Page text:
HPV, the acronym for human papillomavirus, is a sexually transmitted disease that can infect both men and women. Any sexually active man or woman can get this disease. It will spread when people engage in oral, anal, or vaginal sex. Most people who have this disease have no, or extremely mild symptoms. Mild symptoms cannot be noticed or they can be mistaken for another skin disorder, such as ingrown hair or a pimple. Due to this, most people, having this disorder do not know if they have human papillomavirus.
How common are the symptoms of HPV?
There are hundreds of types of HPV, so the symptoms of HPV depend on the type. Some HPV types will produce warts, such as plantar warts on the patients’ feet and hand warts, which is more common in sufferers. Most types of the HPV disease can infect the patients’ genital area, such as the vagina, vulva, cervix, anus, rectum, scrotum, or penis.
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The symptoms of HPV may occur in almost all sexually active males and females, but most of them who have the disease do not know its symptoms. However, the good news is that most HPV diseases have no destructive effect at all
The common low-risk symptoms of the disease, such as genital warts, will be caused by some kinds of HPV. Some high-risk types of HPV may produce cell changes that sometimes show the way for cervical cancer and some other serious effects, such as throat and genital cancers.
Although nearly all HPV diseases will leave within 8 to 13 months, some HPV types will not HPV diseases that do not leave can remain in the body of the sufferer for years and they cannot be detected.
Other symptoms of HPV
The initial outbreak symptoms of HPV will be severe, and they will become normal within two days to fourteen days of being infected. When these symptoms occur, the sufferer may experience fever and decreased appetite. Some of the common symptoms of the disorder include:
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v Malaise, which is the general sick feeling. v Muscle pain in the lower back, thighs, buttocks, or knees v Tender or swollen lymph nodes in the groin during the outbreak. Some of the genital symptoms of HPV include small, agonizing blisters, packed with clear or straw-colored liquid. In women, these blisters may be found in the vagina, on the external vaginal lips, cervix, on their buttocks or thighs, and around their anus.. In men, blisters may be found on their penis, around their anus, on their scrotum, and on their buttocks or thighs. In both males and females, blisters may happen in the mouth, tongue, eyes, lips, gums, fingers, and other parts of their body.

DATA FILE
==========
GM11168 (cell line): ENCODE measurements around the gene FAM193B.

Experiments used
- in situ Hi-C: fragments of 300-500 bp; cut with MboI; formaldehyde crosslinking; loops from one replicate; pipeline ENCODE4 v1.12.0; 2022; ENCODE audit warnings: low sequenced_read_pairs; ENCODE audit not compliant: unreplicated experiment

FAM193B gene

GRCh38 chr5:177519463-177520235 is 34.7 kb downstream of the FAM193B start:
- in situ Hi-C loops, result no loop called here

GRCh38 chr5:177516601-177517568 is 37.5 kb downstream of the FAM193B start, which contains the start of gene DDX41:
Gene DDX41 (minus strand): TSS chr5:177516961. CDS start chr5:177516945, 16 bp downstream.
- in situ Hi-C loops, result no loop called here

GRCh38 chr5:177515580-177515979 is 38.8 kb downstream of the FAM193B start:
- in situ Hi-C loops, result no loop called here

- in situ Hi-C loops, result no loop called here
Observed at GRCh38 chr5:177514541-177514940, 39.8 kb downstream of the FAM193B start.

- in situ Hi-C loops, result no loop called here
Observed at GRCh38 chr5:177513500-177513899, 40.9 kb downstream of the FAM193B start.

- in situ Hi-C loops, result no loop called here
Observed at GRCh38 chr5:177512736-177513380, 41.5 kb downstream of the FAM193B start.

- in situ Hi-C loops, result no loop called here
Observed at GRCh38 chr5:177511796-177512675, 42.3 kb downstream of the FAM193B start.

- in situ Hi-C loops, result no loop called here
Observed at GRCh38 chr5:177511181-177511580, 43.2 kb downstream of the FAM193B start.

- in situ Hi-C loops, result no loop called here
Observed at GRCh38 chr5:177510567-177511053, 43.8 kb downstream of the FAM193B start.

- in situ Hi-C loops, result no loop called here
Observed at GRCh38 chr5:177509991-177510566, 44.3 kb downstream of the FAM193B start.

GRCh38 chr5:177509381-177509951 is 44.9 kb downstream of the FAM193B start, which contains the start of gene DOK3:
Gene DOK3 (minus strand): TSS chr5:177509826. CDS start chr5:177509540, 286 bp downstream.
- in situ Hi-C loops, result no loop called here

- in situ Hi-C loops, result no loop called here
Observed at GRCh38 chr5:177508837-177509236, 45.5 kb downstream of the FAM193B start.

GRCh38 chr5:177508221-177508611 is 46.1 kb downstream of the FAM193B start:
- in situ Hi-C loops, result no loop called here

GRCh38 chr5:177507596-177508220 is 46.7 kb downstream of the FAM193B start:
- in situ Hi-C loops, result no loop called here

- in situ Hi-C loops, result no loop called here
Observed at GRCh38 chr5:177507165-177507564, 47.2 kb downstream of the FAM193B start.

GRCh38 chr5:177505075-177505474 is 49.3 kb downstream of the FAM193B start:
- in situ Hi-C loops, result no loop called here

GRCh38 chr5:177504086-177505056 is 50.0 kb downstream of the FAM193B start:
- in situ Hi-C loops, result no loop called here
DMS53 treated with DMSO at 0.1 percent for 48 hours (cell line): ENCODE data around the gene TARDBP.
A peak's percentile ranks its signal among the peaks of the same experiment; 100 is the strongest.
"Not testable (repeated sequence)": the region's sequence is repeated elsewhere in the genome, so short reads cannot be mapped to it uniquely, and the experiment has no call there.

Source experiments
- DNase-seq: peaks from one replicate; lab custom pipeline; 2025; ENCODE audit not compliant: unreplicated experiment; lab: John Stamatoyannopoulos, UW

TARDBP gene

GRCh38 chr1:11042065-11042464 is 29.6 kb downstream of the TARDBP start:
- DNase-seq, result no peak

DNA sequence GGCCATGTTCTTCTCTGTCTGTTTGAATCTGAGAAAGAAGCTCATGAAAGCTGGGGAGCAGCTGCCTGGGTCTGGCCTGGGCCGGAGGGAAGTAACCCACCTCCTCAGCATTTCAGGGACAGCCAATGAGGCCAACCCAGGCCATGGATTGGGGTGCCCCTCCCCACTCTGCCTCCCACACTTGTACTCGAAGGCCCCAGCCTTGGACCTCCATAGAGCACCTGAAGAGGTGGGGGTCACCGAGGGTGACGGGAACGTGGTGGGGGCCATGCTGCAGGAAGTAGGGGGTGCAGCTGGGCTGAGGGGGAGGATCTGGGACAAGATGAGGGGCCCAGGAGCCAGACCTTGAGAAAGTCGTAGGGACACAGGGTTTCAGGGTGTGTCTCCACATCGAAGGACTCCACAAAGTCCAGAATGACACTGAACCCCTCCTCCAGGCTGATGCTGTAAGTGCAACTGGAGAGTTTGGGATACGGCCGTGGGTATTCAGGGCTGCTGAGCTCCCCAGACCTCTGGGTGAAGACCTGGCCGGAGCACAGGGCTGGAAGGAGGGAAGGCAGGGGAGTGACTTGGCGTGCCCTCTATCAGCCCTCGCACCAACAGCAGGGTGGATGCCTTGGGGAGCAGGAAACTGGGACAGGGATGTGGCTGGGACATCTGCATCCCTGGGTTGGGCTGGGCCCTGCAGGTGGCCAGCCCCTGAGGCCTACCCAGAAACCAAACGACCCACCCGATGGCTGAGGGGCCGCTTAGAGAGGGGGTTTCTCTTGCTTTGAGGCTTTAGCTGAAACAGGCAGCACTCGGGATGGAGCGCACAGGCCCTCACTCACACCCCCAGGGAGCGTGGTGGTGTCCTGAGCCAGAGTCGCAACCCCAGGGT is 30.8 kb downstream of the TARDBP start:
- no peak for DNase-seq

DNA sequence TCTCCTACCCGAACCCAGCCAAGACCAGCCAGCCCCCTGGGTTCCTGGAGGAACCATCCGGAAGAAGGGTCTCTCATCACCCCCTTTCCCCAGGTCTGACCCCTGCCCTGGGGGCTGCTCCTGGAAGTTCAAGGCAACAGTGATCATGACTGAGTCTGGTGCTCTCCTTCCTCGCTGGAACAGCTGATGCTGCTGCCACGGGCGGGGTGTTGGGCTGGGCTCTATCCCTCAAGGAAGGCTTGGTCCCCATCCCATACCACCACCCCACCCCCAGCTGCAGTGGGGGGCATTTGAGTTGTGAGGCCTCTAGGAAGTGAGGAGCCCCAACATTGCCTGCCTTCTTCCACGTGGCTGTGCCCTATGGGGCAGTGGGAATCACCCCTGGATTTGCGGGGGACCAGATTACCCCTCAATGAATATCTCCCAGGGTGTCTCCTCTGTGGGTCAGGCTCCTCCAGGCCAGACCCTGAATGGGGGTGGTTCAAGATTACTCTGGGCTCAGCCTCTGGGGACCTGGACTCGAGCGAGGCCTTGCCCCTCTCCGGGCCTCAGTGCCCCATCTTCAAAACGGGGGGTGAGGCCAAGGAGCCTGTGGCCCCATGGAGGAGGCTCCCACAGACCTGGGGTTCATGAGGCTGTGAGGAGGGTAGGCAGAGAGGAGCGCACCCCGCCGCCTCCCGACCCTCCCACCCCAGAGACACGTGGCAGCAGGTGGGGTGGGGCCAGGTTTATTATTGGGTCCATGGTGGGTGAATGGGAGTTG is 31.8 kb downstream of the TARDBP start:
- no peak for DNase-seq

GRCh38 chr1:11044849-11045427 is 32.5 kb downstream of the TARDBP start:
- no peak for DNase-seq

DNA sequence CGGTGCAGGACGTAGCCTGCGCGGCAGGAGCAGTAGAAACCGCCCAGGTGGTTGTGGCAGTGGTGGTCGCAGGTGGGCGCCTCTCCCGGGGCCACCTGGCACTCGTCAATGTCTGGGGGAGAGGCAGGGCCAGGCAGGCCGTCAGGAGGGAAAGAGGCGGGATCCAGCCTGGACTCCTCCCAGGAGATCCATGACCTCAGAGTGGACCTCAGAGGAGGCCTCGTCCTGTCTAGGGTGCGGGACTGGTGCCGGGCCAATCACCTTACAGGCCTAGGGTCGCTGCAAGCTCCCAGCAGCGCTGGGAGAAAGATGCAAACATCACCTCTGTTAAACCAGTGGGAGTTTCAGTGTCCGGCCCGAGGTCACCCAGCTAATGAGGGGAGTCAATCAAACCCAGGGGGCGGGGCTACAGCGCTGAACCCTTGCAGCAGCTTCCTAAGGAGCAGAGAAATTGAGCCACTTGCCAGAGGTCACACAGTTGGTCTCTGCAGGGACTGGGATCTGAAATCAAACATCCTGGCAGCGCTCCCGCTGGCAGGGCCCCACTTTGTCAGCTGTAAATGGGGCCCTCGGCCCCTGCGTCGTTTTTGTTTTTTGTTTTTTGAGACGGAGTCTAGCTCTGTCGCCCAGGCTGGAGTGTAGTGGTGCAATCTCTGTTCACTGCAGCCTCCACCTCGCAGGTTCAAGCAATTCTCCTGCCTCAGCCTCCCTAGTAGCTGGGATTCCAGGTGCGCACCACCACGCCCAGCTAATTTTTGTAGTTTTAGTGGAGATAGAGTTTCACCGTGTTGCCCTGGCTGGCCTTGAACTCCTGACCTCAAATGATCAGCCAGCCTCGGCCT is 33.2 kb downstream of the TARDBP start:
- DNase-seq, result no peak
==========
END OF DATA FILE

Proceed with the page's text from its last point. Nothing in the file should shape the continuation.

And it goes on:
Before the emergence of blisters, there may be burning, tingling, itching, or getting pain at the spot where the blisters will emerge. When they break, they leave very painful shallow ulcers and they crust over and cure within a couple of weeks.
Some of the other possible symptoms of the disorder include aching urination.
Women may encompass vaginal discharge or maybe incapable of emptying their bladder and may be requiring a urinary catheter
During the second outbreak of HPV, the symptoms may be less severe and it may emerge after some weeks or months of the appearance of the first outbreak. These symptoms of HPV will go away quicker than the first outbreak. In due course, the number of outbreaks may reduce.
Ways to get relief from the symptoms of HPV
People having genital HPV can ease the stress of their disease by joining as a member in herpes dating sites. Anybody with the disorder can join these sites, irrespective of race, religion, gender, or sexual orientation. Through these websites, patients can share their experience with other patients who have familiar experiences and problems, which can make them, feel that they are not alone. All these HPV dating sites allow people to join free and they allow their members to meet people with the disorder on the message board and in the chat rooms. A genital HPV dating site also allows people to know more about their disorder and offers useful tips on preventing the disease easily and effectively.
There is no dedicated treatment to cure HPV, but sufferers can take some antiviral medicines to get the required relief from the pain and distress. However, these medicines will work better during the first outbreak than during the later outbreaks. If the outbreaks replicate, these medicines should be taken as quickly as burning, tingling, or itching starts, or as quickly as blisters emerge. People having many outbreaks may use antiviral medicines daily over a period to prevent outbreaks or curtail their length. It can also lessen the chance of spreading HPV to others.